By Sandie Syke
On the new democracy day Friday, June 12, 2020, the Nigerian Governors’ Forum declared a state of emergency on rape and gender-based violence and asked all states to set up a sex offender’s registry and tighten the laws punishing rape and violence against women.
The Inspector-General of Police, Mohammed Adamu, described rape as a menace and said the Nigerian Police Force (NPF) was examining its gender response unit to speed up investigations into those cases, including deploying more detectives to its gender desk.
The forum also called on governors yet to domesticate relevant gender-based protection laws, including the Violence against Persons (Prohibition) Act, the Child Rights Act, and the updated Penal Code to do so.
This was as a result of the increased spate of rapes and gender-based violence during the Covid-19 lockdown period.
Sexual and Gender-based violence includes intimate partner violence, sexual assault, harmful cultural practices, and child marriage among others. Such violence can lead to physical and mental incapacitation and impedes gender equality.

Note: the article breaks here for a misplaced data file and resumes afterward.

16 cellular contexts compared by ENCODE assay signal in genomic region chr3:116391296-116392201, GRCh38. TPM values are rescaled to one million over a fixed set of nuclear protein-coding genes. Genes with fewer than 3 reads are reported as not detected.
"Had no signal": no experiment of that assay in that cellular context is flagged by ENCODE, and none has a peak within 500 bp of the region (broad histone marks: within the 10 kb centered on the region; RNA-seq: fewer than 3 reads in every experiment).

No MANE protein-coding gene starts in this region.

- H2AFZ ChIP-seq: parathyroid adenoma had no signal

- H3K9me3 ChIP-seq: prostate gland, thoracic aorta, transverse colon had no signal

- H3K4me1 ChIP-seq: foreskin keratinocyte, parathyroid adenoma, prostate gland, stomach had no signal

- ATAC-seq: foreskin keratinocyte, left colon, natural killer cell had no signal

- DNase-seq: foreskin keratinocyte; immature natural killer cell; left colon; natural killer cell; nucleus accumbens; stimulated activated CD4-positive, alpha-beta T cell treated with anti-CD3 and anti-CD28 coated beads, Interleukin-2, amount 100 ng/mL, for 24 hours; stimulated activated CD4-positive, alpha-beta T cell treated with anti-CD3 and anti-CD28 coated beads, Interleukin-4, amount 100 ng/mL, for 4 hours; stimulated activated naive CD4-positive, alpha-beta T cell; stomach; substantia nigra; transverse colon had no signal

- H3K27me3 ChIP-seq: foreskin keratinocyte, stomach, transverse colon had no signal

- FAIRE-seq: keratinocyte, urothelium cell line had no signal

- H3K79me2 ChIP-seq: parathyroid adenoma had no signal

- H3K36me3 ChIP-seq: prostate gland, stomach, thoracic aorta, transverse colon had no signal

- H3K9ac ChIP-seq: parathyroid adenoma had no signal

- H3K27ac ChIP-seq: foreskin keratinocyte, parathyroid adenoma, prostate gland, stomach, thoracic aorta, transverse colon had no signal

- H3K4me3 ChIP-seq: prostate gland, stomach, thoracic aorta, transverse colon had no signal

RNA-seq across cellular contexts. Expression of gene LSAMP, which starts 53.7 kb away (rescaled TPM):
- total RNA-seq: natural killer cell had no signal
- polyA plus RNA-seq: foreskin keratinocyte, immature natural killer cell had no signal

Before this date, about 1 in 4 women in Nigeria had experienced intimate partner violence, and 44% of children had been married off before the age of 18 according to studies done by National Population Commission and International Coaching Federation in 2014 and UNICEF in 2017 respectively.
A UNICEF study in 2014 stated that one in four girls have experienced sexual violence and that of these, 70.5% had experienced multiple incidents.
Since the declaration, not very many studies have been done, but there has been an increase in the number of states that have domesticated the Violence against Persons Prohibition Act created in 2015, with the new entrants being Bauchi, Akwa Ibom, Kwara, and Abia states according to the VAPP tracker published by the Partners West Africa Nigeria (PWAN). Unfortunately, this leaves 19 states yet to domesticate this Act as of December 5th, 2020.
The police force has since paraded suspects in the rape and murder of two women however not much else has been heard in the mainstream media about these cases, it is the hope that justice will be served.
There is still a lot more work to be done to eradicate sexual and gender-based violence in Nigeria and this should be the concern of all citizens.
Photocred: Political Analysis, South Africa